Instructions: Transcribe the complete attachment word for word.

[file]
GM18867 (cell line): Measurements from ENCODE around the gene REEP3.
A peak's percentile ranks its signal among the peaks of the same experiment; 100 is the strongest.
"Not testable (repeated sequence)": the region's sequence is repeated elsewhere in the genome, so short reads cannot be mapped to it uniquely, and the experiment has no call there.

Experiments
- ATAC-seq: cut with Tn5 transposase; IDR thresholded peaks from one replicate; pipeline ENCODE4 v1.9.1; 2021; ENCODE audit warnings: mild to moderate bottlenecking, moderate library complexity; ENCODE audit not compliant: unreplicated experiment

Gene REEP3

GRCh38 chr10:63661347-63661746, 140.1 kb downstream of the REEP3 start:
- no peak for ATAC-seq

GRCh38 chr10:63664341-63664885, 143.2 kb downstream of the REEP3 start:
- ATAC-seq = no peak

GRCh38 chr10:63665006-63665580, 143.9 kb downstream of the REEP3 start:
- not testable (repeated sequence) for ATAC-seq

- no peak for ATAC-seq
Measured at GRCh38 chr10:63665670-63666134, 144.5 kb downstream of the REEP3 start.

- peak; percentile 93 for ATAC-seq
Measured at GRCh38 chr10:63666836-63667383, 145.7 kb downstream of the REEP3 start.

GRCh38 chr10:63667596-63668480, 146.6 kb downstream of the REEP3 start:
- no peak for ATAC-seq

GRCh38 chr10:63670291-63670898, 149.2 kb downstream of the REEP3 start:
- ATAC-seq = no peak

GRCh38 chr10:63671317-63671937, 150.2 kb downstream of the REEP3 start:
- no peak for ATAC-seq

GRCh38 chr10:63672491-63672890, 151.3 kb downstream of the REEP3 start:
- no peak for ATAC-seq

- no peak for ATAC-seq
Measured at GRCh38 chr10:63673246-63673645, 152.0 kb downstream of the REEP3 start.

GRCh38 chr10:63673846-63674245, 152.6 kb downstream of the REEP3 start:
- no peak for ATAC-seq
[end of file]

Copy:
GM18867 (cell line): Measurements from ENCODE around the gene REEP3.
A peak's percentile ranks its signal among the peaks of the same experiment; 100 is the strongest.
"Not testable (repeated sequence)": the region's sequence is repeated elsewhere in the genome, so short reads cannot be mapped to it uniquely, and the experiment has no call there.

Experiments
- ATAC-seq: cut with Tn5 transposase; IDR thresholded peaks from one replicate; pipeline ENCODE4 v1.9.1; 2021; ENCODE audit warnings: mild to moderate bottlenecking, moderate library complexity; ENCODE audit not compliant: unreplicated experiment

Gene REEP3

GRCh38 chr10:63661347-63661746, 140.1 kb downstream of the REEP3 start:
- no peak for ATAC-seq

GRCh38 chr10:63664341-63664885, 143.2 kb downstream of the REEP3 start:
- ATAC-seq = no peak

GRCh38 chr10:63665006-63665580, 143.9 kb downstream of the REEP3 start:
- not testable (repeated sequence) for ATAC-seq

- no peak for ATAC-seq
Measured at GRCh38 chr10:63665670-63666134, 144.5 kb downstream of the REEP3 start.

- peak; percentile 93 for ATAC-seq
Measured at GRCh38 chr10:63666836-63667383, 145.7 kb downstream of the REEP3 start.

GRCh38 chr10:63667596-63668480, 146.6 kb downstream of the REEP3 start:
- no peak for ATAC-seq

GRCh38 chr10:63670291-63670898, 149.2 kb downstream of the REEP3 start:
- ATAC-seq = no peak

GRCh38 chr10:63671317-63671937, 150.2 kb downstream of the REEP3 start:
- no peak for ATAC-seq

GRCh38 chr10:63672491-63672890, 151.3 kb downstream of the REEP3 start:
- no peak for ATAC-seq

- no peak for ATAC-seq
Measured at GRCh38 chr10:63673246-63673645, 152.0 kb downstream of the REEP3 start.

GRCh38 chr10:63673846-63674245, 152.6 kb downstream of the REEP3 start:
- no peak for ATAC-seq